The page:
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Def Jam game maker says EMI lawsuit may put him out of business

By | Published on Wednesday 16 May 2012

Def Jam Rapstar

While MP3 resale service Redigi insists it has the resources required to fight EMI in court after the major sued the digital start-up claiming its business model infringes copyright, another company facing litigation from the record company reckons EMI’s legal action could push it out of business.

As previously reported, EMI is suing gaming companies 4mm Games and Terminal Reality over the ‘Def Jam Rapstar’ game, which was basically rap karaoke. The major claims that some of the tracks that featured in the game included samples owned by either the EMI record or publishing companies, and that the gaming firms failed to secure licenses to use said samples in the context of the gaming platform. It is suing for $8 million.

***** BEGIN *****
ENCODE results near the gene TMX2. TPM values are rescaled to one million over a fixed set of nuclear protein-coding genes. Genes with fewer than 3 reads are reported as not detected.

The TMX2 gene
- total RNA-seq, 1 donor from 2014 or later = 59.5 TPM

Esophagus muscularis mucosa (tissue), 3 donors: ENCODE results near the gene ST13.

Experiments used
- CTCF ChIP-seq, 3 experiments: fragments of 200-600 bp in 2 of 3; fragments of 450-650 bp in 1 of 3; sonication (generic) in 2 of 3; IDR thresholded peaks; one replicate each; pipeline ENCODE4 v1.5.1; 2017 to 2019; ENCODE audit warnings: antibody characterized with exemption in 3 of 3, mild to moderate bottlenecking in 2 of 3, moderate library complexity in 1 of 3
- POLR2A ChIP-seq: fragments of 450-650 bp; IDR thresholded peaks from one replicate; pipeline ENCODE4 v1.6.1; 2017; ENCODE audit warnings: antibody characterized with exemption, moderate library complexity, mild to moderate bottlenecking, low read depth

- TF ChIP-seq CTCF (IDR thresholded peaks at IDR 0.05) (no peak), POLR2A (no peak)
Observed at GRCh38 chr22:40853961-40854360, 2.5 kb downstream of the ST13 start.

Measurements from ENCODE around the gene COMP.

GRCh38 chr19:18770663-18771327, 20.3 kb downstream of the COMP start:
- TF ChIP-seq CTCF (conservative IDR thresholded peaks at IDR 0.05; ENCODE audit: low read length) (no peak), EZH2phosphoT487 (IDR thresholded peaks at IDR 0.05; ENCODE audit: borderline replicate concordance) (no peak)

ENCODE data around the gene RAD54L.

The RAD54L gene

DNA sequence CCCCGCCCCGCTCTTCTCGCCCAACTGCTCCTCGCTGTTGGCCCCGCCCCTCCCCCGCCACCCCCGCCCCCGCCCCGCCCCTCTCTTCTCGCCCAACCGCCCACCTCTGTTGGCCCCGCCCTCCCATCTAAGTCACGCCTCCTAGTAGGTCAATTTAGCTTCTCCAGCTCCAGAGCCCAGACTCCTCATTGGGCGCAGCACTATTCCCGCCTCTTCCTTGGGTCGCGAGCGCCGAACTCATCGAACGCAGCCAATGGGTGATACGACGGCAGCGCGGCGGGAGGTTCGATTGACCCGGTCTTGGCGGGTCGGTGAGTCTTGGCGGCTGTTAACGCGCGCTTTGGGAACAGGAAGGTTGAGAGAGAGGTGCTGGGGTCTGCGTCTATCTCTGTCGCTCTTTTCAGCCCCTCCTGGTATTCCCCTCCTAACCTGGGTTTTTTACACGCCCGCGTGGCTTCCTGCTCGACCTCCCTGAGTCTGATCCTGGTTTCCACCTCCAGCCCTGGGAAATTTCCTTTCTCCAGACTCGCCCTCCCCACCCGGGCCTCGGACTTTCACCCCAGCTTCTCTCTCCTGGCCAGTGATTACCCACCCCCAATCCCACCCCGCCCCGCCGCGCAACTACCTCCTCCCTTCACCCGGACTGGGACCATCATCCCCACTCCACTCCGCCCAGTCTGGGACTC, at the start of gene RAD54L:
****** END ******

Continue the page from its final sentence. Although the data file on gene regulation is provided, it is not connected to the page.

The litigation is all the more devastating for 4mm Games because, despite some positive reviews and the power of the Def Jam brand, the ‘Rapstar’ game was not a commercial success. In an interview with Games Industry, the firm’s co-founder Jamie King suggests various reasons why the game failed, mainly that the companies involved in the project didn’t have the resources to make a gaming product of this scale succeed, and admitted that the EMI litigation now has to potential to kill his company.

King: “We have not got any new funding and obviously we need to resolve everything with ‘Rapstar’. And we’ve also got to eat. I get very annoyed at times, I would like there to be a way out of it but I don’t know if that’s going to happen”. He added that most of the former 4mm team are now working on new projects elsewhere, and that he himself is mainly working for a marketing agency.

Of course the Def Jam brand is owned by Universal Music, although the major doesn’t seem to have been actively involved in the marketing or distribution of the game itself, and was not named as a defendant in EMI’s lawsuit. Though given there’s a very high chance Universal will own EMI by the end of the year, perhaps there’s hope for King to reach some kind of amicable deal via the Def Jam connection, if he can hold off until Universal’s big EMI takeover is complete.

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